- 14. Bergemalm D, Jonsson PA, Graffmo KS, Andersen PM, Brännström T, et al. (2006) Overloading of stable and exclusion of unstable human superoxide dismutase-1 variants in mitochondria of murine amyotrophic lateral sclerosis models. J Neuroscience 26: 4147–4154.
- 15. Vande Velde C, Miller TM, Cashman NR, Cleveland DW (2008) Selective association of misfolded ALS-linked mutant SOD1 with the cytoplasmic face of mitochondria. Proc Natl Acad Sci USA 105: 4022–4027.
- 16. Kikuchi H, Almer G, Yamashita S, Guégan C, Nagai M, et al. (2006) Spinal cord endoplasmic reticulum stress associated with a microsomal accumulation of mutant superoxide dismutase-1 in an ALS model. Proc Natl Acad Sci USA 103: 6025–6030.
- 17. Nishitoh H, Kadowaki H, Nagai A, Maruyama T, Yokota T, et al. (2008) ALS-linked mutant SOD1 induces ER stress- and ASK1-dependent motor neuron death by targeting Derlin-1. Genes & Dev 22: 1451–1464.
- 18. Zhang B, Tu P-h, Abtahian F, Trojanowski JQ, Lee VM-Y (1997) Neurofilaments and orthograde transport are reduced in ventral root axons of transgenic mice that express human SOD1 with a G93A mutation. J Cell Biol 139: 1307–1315.
- 19. Borchelt DR, Wong PC, Becher MW, Pardo CA, Lee MK, et al. (1998) Axonal transport of mutant superoxide dismutase 1 and focal axonal abnormalities in the proximal axons of transgenic mice. Neurobiol. Of Disease 5: 27–35.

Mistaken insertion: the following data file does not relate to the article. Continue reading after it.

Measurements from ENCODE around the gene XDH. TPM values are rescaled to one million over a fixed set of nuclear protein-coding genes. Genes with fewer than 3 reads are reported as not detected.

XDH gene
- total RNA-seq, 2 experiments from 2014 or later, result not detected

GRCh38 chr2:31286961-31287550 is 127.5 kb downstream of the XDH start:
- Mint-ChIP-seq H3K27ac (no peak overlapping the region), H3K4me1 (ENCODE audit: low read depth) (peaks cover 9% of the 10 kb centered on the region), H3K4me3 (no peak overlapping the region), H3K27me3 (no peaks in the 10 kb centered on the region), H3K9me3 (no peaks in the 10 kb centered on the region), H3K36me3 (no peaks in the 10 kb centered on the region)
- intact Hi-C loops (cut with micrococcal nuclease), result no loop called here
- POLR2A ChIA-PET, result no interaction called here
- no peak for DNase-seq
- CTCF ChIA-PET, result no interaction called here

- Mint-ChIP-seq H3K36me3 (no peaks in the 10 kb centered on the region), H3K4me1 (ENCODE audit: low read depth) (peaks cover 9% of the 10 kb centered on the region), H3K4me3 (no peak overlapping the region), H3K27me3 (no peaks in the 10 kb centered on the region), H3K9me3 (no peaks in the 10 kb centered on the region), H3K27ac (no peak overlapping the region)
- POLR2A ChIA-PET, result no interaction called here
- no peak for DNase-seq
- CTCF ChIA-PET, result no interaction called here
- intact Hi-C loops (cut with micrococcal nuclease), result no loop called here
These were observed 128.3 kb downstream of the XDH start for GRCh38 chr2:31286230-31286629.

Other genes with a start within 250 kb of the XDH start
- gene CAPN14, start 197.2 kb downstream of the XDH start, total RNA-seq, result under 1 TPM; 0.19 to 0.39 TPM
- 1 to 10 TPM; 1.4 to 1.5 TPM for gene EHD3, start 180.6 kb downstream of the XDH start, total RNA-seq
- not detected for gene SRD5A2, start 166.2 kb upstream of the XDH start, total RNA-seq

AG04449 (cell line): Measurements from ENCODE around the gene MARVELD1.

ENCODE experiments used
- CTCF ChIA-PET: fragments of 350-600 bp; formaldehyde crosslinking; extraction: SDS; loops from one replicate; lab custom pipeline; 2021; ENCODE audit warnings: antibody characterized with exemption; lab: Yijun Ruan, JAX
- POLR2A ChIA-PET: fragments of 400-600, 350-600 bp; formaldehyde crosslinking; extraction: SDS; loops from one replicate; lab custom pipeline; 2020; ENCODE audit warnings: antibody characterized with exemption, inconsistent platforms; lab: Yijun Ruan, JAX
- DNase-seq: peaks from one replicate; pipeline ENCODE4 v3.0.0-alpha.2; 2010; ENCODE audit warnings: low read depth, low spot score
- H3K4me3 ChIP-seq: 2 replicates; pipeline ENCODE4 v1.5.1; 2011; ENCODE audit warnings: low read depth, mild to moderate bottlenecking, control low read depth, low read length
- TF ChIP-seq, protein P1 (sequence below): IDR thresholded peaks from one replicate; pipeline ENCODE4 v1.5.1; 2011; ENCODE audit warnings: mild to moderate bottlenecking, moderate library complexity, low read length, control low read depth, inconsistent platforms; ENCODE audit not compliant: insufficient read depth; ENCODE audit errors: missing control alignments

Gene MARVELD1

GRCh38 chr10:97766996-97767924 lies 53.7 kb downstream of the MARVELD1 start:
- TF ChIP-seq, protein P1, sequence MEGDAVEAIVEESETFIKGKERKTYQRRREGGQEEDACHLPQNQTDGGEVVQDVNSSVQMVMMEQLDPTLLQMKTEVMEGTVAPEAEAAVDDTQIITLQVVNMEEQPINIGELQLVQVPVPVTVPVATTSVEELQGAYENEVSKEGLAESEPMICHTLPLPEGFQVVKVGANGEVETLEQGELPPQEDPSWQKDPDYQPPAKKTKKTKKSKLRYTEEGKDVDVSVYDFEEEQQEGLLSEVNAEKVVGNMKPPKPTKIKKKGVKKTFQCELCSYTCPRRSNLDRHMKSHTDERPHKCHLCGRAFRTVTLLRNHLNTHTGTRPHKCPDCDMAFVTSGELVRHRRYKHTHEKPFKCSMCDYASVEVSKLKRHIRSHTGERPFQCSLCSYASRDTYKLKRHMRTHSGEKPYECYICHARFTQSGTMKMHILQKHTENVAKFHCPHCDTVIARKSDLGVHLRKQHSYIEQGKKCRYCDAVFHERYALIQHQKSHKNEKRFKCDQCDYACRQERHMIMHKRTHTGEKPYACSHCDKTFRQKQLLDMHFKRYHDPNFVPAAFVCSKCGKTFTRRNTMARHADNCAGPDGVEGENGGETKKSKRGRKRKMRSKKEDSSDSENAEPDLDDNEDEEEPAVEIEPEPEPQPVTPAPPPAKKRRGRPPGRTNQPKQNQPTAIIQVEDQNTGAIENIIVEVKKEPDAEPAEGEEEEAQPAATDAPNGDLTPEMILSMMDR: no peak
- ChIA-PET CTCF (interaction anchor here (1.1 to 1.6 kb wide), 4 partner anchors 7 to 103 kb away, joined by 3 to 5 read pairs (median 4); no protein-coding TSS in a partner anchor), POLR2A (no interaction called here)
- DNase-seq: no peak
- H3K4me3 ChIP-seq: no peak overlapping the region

- 20. Williamson TL, Cleveland DW (1999) Slowing of axonal transport is a very early event in the toxicity of ALS-linked SOD1 mutants to motor neurons. Nature Neuroscience 2: 50–56.
- 21. Murakami T, Nagano I, Hayashi T, Manabe Y, Shoji M, et al. (2001) Impaired retrograde axonal transport of adenovirus-mediated E.coli LacZ gene in the mice carrying mutant SOD1 gene. Neuroscience Lett 308: 149–152.
- 22. Sasaki S, Warita H, Abe K, Iwata M (2004) Impariment of axonal transport in the axon hillock and the initial segment of anterior horn neurons in transgenic mice with a G93A mutant SOD1 gene. Acta Neuropathologica 110: 48–56.
- 23. Kieran D, Hafezparast M, Bohnert S, Dick JRT, Martin J, et al. (2005) A mutation in dynein rescues axonal transport defects and extends the life span of ALS mice. J Cell Biol 169: 561–567.
- 24. De Vos KJ, Chapman AL, Tennant ME, Manser C, Tudor EL, et al. (2007) Familial amyotrophic lateral sclerosis-linked SOD1 mutants perturb fast axonal transport to reduce axonal mitochondria content. Human Mol Genet 16: 2720–2728.
- 25. Warrick JM, Paulson HL, Gray-Board GL, Bui QT, Fischbeck KH, et al. (1998) Expanded polyglutamine protein forms nuclear inclusions and causes neural degeneration in Drosophila. Cell 93: 939–949.
- 26. Satyal SH, Schmidt E, Kitagawa K, Sondheimer N, Lindquist S, et al. (2000) Polyglutamine aggregates alter protein folding homeostasis in Caenorhabditis elegans. Proc Natl Acad Sci USA 97: 5750–5755.
- 27. Feany MB, Bender WW (2000) A Drosphila model of Parkinson's disease. Nature 404: 394–398.
- 28. Kuwahara T, Koyama A, Koyama S, Yoshina S, Ren C-H, et al. (2008) A systematic RNAi screen reveals involvement of endocytic pathway in neuronal dysfunction in α-synuclein transgenic C. elegans. Hum Mol Genet 17: 2997–3009.
- 29. Bruijn LI, Becher MW, Lee MK, Anderson KL, Jenkins NA, et al. (1997) ALS-linked SOD1 mutant G85R mediates damage to astrocytes and promotes rapidly progressive disease with SOD1-containing inclusions. Neuron 18: 327–338.
- 30. Jonsson PA, Graffmo KS, Anderson PM, Brännström T, Lindberg M, et al. (2006) Disulphide-reduced superoxide dismutase-I in CNS of transgenic amyotrophic lateral sclerosis models. Brain 129: 451–464.
- 31. Matsumoto G, Stojanovic A, Holmberg CI, Kim S, Morimoto RI (2005) Structural properties and neuronal toxicity of amyotrophic lateral sclerosis-associated Cu/Zn superoxide dismutase 1 aggregates. J Cell Biol 171: 75–85.